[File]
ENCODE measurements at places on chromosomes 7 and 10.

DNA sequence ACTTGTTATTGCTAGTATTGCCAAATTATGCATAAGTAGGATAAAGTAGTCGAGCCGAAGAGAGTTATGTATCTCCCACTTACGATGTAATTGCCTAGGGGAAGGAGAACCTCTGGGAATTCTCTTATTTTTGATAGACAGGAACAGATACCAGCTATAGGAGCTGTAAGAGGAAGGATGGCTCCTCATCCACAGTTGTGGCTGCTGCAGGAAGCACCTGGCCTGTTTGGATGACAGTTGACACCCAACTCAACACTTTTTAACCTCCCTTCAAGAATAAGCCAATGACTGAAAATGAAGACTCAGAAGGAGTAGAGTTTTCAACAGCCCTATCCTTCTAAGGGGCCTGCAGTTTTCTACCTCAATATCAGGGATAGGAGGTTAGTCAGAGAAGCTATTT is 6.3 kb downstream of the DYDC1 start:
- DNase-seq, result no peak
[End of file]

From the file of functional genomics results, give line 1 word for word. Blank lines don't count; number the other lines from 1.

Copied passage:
ENCODE measurements at places on chromosomes 7 and 10.